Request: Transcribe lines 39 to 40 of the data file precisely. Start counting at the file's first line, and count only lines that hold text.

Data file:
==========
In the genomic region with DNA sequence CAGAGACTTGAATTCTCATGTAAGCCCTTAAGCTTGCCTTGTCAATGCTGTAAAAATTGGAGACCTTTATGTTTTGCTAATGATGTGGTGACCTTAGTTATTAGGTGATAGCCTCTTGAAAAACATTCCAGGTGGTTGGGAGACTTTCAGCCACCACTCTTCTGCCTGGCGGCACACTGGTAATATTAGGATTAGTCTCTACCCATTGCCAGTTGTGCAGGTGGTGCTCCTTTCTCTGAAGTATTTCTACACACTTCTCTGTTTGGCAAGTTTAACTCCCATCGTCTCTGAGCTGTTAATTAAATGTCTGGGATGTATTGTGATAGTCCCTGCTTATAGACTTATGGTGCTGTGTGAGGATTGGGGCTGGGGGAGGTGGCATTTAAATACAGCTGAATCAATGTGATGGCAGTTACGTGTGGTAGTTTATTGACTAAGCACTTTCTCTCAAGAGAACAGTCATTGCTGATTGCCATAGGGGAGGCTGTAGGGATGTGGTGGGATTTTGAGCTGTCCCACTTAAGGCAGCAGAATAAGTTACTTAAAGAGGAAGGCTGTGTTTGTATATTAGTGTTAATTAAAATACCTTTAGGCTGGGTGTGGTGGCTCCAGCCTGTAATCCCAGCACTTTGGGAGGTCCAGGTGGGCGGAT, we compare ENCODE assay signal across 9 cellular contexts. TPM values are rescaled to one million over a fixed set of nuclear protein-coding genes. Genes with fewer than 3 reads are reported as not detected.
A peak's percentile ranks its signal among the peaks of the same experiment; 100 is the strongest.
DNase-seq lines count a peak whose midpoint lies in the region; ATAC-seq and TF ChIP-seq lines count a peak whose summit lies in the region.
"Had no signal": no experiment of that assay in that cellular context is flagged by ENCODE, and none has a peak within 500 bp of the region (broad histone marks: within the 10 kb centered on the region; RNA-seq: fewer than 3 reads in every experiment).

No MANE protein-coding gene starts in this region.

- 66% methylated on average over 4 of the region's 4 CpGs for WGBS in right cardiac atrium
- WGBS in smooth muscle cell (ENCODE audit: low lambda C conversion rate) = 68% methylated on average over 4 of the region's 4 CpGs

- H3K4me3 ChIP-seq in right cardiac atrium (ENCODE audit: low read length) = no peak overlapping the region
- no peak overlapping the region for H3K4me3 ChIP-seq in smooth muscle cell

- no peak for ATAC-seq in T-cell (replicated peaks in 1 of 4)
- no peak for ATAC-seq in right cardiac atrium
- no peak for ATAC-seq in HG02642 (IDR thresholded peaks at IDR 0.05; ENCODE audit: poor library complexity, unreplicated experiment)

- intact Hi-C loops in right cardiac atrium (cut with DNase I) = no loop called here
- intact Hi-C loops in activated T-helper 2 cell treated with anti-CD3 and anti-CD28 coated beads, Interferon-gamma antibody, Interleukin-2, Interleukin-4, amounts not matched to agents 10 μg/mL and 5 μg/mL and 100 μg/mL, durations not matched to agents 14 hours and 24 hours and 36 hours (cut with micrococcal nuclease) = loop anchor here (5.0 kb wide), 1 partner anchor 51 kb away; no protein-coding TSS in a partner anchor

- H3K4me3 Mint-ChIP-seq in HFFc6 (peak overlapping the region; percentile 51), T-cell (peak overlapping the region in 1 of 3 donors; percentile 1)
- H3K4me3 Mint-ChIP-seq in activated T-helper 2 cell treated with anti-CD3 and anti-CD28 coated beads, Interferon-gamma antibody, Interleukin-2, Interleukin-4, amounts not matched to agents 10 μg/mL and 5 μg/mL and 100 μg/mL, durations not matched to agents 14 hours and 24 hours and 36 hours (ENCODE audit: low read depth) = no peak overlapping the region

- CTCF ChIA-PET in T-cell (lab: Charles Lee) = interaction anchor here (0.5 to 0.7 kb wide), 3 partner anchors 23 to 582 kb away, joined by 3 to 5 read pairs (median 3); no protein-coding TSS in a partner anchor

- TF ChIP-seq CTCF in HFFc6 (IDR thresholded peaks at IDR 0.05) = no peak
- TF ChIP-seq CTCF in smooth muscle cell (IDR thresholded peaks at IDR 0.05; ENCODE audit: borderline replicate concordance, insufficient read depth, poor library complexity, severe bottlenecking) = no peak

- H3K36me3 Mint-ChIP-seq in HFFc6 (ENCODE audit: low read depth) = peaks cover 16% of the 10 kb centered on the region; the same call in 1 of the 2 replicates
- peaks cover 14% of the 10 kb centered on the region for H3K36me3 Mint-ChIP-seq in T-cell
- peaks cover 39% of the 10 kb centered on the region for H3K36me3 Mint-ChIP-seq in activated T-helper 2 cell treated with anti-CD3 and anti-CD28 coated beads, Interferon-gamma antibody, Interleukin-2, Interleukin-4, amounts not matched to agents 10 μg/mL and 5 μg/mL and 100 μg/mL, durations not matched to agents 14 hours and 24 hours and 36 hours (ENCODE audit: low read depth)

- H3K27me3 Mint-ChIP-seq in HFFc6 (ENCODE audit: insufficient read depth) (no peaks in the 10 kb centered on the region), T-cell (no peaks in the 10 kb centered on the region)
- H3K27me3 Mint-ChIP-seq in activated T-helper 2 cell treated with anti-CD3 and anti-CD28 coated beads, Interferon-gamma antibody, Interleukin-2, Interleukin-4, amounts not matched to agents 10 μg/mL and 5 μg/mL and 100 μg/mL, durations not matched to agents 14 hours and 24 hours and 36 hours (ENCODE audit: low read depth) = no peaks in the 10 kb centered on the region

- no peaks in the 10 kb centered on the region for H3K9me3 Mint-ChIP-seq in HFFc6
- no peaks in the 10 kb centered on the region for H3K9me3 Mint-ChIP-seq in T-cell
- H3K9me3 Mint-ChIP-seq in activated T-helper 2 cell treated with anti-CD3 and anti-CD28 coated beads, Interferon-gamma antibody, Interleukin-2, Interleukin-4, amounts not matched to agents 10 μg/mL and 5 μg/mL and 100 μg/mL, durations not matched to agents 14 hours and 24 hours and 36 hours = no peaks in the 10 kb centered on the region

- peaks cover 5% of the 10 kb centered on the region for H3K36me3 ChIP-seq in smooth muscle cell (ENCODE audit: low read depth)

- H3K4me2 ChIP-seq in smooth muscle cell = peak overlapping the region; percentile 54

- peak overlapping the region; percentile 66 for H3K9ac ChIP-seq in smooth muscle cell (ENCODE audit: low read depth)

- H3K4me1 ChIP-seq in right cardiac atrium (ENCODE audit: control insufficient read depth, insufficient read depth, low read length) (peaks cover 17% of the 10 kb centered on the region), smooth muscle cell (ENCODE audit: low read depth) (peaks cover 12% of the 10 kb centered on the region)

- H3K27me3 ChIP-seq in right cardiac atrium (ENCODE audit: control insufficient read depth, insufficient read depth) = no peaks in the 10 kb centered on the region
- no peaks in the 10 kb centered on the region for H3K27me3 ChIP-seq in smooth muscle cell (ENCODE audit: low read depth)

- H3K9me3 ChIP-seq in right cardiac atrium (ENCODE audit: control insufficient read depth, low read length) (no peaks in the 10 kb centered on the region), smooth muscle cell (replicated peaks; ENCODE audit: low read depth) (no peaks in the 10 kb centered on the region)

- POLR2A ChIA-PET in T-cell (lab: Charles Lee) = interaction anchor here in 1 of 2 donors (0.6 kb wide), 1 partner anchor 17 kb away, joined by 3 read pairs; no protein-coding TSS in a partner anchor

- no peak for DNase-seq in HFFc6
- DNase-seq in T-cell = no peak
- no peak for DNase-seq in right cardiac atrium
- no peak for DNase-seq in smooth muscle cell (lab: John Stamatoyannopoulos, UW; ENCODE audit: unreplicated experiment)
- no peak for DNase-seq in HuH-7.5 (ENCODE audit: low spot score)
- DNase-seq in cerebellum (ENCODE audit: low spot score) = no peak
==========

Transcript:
- no peak for DNase-seq in smooth muscle cell (lab: John Stamatoyannopoulos, UW; ENCODE audit: unreplicated experiment)
- no peak for DNase-seq in HuH-7.5 (ENCODE audit: low spot score)